Surgery with Music Series Post #29: Having a C-section

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 Having a Cesarean section childbirth is one of those situations that has very few absolutes.  Sometimes it is scheduled in advance and sometimes it is a relatively last-minute decision, based on a long and unproductive labor.

 The woman to your left had a scheduled C-section after going almost two weeks past her due date.   With my assistance she arrived at the hospital on the scheduled date but found that there were many women schduled before her.  She had not decided when we arrived whether or not she wanted to use the headphones.  After waiting for 30-45 minutes, she was told that she would be prepped for the C-section and then would wait in a room with other women also scheduled for C-sections.

Unlike the women who went into labor on their own, she was not given a private labor room so that she and her husband might be alone before the new baby arrived.  Upon entering the c-section waiting area she discovered that there was no privacy at all.  Somen were talking loudly on cell phones, some were talking loudly to their husbands, and one woman was berating her husband in a way that was very upsetting to the others!

It was at this point that my patient decided to put on the headphones, close her eyes and drift off to her own private sonic cocoon.   She claims that they saved her sanity without a doubt!

Needless to say, these pre-programmed headphones, with calming, soothing classical music that entrains your heart-rate, your breathing and your overall mood, can be helpful in many, many different hospitals areas.  Imagine being in the ER, the ICU or the CCU.  Imagine being in a ambulance with siren blaring or a stat flight helicopter.  Don’t wait for an emergency.  Have your headphones to be enjoying and relaxing with right now and you’ll be prepared!

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Surgery with Music Series Post #28: Procedures other than surgery

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We all know that there are many serious medical procedures both elective and non-elective.  People ask me all the time if the headphones can be used for situations other than surgery.  The answer is a resounding “Yes!”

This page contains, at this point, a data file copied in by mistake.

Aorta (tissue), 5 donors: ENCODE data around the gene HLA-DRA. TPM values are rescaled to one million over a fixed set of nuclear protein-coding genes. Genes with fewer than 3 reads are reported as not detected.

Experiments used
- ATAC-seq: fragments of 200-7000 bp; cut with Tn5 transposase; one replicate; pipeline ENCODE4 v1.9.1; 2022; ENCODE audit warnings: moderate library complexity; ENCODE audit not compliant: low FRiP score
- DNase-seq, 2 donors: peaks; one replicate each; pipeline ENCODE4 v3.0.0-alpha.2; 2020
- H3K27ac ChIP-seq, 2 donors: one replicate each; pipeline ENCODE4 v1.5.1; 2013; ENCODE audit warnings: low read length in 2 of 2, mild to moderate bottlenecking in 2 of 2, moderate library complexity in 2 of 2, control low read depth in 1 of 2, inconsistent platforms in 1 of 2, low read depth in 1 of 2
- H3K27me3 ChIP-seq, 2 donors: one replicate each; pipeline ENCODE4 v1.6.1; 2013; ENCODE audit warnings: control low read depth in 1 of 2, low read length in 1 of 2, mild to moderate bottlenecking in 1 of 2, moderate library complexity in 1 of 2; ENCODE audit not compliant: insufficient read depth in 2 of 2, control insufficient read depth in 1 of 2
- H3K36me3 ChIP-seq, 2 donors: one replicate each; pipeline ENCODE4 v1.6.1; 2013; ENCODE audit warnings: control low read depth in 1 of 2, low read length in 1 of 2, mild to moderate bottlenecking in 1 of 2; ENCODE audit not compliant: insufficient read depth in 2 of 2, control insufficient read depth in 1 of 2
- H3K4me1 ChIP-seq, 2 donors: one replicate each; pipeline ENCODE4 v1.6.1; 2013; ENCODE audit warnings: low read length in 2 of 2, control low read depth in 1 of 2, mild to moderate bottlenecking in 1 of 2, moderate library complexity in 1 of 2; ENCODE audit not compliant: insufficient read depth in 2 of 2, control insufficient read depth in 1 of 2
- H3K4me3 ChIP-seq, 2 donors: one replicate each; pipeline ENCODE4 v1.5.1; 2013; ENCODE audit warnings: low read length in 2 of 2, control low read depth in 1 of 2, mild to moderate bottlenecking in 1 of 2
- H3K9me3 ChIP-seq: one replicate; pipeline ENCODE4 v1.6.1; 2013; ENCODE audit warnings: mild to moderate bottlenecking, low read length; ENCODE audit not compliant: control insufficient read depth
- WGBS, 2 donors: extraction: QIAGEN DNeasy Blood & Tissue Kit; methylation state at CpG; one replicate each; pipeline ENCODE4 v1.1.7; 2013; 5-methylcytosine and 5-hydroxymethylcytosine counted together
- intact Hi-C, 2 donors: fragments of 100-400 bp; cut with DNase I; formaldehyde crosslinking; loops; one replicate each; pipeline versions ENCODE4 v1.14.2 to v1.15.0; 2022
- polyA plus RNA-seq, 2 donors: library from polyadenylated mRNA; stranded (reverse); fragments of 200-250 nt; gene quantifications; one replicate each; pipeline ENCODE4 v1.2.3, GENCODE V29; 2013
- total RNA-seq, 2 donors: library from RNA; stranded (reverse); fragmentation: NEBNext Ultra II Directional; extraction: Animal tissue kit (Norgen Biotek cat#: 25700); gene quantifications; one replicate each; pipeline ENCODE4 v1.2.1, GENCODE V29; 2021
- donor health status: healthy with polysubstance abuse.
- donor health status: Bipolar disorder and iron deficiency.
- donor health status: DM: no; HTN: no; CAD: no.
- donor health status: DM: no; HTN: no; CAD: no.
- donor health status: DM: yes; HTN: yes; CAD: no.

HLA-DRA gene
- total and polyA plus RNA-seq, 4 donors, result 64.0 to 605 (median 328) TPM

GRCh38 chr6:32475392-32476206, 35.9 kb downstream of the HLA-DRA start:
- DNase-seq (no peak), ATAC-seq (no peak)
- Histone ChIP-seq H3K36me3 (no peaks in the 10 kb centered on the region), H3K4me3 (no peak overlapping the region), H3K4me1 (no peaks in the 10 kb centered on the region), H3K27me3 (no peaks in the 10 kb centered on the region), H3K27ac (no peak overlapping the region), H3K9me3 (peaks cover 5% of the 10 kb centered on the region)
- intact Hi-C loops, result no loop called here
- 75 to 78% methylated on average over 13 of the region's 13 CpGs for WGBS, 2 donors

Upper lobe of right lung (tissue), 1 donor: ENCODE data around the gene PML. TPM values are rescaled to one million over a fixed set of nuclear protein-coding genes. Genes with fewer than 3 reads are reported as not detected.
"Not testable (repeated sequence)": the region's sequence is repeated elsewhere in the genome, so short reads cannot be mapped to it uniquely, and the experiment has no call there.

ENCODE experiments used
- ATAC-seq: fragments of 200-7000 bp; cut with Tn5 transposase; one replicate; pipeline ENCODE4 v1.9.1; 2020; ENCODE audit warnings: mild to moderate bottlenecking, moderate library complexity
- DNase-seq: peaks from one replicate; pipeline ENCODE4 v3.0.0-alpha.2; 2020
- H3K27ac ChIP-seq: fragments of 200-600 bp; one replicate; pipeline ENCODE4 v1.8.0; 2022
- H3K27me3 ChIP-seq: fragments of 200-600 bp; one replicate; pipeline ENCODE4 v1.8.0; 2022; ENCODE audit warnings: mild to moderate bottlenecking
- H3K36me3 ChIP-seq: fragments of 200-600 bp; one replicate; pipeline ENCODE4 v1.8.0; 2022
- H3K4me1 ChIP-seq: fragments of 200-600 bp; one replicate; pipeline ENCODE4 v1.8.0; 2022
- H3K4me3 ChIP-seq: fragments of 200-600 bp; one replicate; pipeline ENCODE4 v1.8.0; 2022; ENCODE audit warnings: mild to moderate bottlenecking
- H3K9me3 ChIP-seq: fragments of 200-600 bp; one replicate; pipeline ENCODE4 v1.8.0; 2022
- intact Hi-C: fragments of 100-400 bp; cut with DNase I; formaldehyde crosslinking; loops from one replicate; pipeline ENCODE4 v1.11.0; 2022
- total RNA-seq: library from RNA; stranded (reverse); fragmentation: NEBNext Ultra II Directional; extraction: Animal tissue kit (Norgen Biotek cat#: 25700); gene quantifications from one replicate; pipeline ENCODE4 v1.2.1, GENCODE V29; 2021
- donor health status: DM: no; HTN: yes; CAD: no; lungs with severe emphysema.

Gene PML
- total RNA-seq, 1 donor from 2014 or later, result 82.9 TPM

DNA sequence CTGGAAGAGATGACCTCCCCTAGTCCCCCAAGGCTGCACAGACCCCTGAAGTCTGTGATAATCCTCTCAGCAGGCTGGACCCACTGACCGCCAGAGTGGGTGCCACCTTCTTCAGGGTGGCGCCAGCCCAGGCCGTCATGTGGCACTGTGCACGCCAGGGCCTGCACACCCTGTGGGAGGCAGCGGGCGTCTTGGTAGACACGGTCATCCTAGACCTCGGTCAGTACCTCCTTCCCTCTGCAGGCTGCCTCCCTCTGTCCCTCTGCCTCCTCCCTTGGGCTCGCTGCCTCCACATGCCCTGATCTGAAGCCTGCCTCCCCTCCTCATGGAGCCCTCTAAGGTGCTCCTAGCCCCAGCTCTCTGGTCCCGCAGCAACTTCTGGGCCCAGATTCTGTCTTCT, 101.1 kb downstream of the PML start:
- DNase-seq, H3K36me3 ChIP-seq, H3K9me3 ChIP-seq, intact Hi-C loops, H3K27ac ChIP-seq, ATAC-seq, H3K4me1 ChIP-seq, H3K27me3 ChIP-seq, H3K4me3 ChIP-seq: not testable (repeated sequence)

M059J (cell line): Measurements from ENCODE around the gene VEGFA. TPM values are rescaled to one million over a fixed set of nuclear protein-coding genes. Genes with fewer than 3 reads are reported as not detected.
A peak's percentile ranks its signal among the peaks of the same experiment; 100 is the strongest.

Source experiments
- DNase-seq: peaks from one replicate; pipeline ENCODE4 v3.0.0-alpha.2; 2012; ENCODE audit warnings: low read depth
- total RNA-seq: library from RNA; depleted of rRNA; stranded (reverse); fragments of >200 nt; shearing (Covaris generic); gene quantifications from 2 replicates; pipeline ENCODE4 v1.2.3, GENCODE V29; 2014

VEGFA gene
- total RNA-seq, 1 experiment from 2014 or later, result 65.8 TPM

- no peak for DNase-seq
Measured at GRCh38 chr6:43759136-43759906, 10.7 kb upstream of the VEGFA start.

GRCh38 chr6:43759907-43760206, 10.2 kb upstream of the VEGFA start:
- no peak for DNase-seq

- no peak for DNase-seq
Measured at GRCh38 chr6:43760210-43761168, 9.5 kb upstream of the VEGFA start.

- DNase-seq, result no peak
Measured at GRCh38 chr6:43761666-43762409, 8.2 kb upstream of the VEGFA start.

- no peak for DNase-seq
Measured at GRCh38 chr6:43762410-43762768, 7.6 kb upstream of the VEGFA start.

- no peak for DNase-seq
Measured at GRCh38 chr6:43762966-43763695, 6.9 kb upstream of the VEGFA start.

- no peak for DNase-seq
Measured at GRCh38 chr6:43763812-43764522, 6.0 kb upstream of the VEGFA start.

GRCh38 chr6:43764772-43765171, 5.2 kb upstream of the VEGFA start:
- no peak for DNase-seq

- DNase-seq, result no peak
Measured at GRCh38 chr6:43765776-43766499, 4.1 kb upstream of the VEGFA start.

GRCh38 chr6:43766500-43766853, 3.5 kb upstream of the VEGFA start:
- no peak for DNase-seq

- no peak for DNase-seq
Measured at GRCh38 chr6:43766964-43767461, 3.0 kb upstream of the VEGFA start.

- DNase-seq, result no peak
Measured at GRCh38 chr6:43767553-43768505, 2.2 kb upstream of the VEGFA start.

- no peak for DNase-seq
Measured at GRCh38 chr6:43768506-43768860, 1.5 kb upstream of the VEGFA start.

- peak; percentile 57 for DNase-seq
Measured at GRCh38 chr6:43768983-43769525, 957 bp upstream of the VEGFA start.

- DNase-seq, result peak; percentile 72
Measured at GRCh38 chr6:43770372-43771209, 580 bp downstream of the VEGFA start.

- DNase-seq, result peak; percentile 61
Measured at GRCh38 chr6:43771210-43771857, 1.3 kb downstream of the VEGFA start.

There are so many medical procedure performed every day, procedure that are serious but don’t involve cutting into the body with knives or lasers.  Some of these procedures are things like kidney dialysis, chemotherapy and radiation, colonoscopy and diagnostic procedures such as MRI’s and CT scans.  Then there are the elective procedures that often are found in the cosmetic surgery realm:  liposuction, botox injections, and lifts of all kinds to various parts of the body.

Whether your surgery is mandatory or elective, music can help to relax you and calm you and enable you to use less pain medication and less anesthesia.  All of this translates to a safer procedure and a faster recover and return to life.  Of course dental procedures such as root canals, crowns, and implants would definitely benefits from using your headphones to help muffle the sound of the dreaded drill.

No matter what the procedure, using music through headphones will make it easier and less painful.

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Surgery with Music Series Post #27: Can you make your own surgery playlist?

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Of course you can!  If you have enough lead time for your surgery or other medical procedure, and if you understand what the best kind of music is, you absolutely can make your own playlist.

I believe that the cordless headphones are best though, because they can’t become entangled with any other hospital equipment and are not emitting a signal that could interfere with other medical equipment in the OR, ICU, Emergency Room or other area of the hospital.